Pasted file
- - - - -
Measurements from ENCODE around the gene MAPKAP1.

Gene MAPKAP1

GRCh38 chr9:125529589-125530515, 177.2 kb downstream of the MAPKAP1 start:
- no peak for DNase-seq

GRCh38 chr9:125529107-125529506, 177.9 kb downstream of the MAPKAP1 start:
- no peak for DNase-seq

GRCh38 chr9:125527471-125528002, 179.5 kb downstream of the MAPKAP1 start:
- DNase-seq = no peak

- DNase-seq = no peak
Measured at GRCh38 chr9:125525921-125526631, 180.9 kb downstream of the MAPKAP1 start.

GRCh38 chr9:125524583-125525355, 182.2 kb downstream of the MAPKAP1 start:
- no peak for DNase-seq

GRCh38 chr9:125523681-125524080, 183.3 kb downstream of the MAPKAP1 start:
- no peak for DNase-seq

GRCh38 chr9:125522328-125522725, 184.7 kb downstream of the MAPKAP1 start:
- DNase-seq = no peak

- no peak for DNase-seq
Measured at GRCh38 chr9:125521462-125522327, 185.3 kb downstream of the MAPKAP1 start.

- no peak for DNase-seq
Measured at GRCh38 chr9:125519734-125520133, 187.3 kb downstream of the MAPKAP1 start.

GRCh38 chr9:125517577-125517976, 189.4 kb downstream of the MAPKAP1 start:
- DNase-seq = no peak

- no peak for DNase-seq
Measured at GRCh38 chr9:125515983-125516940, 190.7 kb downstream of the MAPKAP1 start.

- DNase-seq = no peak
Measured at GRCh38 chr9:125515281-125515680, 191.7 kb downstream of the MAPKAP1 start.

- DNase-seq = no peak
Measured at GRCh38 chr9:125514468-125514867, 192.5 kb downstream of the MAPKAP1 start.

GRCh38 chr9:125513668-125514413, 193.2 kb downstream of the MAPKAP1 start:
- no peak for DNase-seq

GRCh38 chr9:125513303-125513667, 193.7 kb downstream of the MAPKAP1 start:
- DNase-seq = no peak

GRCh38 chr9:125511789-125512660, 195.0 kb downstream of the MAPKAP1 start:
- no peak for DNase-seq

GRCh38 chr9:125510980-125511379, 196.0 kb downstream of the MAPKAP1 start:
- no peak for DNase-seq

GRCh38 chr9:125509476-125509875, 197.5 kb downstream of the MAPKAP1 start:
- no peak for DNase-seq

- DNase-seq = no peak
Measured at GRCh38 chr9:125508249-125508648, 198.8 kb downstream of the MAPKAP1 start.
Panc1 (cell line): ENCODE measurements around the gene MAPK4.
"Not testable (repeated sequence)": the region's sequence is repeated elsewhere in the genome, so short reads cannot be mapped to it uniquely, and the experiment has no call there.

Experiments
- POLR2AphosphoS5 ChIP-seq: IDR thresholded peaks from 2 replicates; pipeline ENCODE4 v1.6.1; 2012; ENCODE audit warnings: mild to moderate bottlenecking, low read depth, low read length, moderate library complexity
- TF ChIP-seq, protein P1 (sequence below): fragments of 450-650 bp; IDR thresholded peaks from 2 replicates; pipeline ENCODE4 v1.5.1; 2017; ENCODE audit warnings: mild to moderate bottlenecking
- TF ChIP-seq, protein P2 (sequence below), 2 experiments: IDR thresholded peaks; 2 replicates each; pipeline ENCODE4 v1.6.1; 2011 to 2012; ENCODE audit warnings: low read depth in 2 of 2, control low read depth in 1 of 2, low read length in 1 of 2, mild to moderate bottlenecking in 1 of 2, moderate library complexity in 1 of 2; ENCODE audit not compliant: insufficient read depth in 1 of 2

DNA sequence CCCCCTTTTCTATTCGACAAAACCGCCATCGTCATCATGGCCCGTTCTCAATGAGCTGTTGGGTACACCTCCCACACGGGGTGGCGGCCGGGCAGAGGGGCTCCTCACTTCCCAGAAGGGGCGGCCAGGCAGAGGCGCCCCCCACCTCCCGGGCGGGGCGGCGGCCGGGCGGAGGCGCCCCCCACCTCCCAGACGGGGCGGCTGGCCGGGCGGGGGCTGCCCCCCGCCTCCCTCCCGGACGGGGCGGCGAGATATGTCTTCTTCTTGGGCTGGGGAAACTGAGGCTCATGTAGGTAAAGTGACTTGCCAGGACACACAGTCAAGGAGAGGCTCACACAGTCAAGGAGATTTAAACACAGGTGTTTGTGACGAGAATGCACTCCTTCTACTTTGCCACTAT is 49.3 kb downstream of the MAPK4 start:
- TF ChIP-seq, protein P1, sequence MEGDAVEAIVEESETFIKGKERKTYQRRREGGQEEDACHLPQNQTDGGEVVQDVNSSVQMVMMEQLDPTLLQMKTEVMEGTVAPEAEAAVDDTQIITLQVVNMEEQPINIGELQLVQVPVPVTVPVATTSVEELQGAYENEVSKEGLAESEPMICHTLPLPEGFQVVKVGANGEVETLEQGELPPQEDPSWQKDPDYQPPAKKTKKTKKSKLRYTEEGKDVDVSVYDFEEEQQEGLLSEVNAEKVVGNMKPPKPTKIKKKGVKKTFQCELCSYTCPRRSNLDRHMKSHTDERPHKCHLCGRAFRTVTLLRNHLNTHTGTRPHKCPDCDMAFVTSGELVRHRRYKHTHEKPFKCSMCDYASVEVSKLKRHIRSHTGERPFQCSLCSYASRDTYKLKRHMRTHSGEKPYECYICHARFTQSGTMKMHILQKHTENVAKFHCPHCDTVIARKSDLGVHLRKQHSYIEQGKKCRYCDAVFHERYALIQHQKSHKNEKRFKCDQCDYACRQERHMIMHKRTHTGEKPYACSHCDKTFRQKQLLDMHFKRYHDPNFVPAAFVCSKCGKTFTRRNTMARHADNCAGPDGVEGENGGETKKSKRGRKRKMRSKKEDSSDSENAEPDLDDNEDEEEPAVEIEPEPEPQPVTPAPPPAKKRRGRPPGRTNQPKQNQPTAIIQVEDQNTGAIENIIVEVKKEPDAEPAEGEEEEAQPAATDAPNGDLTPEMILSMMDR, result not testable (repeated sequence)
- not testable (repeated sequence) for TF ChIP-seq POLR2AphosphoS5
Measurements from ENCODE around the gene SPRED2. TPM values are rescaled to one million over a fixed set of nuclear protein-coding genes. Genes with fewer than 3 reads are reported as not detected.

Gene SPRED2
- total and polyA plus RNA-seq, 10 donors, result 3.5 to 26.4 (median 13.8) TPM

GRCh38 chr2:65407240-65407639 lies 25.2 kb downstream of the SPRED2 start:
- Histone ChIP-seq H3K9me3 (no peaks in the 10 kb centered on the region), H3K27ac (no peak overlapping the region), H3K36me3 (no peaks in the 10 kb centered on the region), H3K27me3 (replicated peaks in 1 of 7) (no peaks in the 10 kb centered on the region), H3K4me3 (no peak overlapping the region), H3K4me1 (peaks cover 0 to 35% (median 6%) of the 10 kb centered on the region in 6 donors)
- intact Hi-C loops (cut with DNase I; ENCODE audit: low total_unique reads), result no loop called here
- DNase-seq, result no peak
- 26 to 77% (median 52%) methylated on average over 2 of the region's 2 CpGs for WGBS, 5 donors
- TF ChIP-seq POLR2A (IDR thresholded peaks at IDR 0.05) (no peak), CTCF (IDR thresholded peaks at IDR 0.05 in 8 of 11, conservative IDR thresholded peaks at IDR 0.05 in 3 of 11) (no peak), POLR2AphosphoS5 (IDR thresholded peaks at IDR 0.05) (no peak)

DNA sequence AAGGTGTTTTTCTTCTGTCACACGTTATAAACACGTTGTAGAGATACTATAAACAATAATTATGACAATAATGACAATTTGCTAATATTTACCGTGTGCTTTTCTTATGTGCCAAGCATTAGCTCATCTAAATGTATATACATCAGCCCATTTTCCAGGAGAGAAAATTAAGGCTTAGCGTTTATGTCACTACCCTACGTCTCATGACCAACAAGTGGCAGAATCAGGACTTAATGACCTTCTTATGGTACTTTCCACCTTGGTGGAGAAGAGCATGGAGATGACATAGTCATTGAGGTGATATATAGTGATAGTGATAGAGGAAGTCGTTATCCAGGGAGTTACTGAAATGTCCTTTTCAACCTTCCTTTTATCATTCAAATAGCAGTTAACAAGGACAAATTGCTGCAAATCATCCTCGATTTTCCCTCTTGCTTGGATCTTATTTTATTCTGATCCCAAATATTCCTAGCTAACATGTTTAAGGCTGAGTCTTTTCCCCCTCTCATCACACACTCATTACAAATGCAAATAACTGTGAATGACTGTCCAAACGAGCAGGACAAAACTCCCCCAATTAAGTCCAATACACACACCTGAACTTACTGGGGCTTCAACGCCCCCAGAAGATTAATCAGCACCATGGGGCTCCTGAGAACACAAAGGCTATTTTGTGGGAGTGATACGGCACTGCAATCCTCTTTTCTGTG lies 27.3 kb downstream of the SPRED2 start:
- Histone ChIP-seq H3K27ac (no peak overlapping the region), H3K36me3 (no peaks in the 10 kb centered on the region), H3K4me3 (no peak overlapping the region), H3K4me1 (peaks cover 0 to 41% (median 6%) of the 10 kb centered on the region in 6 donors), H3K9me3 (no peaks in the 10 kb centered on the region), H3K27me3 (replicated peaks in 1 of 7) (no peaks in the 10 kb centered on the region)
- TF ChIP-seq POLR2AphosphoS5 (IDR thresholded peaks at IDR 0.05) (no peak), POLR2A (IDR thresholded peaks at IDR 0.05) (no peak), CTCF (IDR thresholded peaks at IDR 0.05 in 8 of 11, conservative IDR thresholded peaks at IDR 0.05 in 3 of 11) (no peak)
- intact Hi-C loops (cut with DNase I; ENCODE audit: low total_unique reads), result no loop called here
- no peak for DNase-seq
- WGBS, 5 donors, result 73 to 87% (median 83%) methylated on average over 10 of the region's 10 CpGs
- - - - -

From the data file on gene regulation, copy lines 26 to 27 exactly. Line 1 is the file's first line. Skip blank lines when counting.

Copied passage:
Measured at GRCh38 chr9:125515281-125515680, 191.7 kb downstream of the MAPKAP1 start.

- DNase-seq = no peak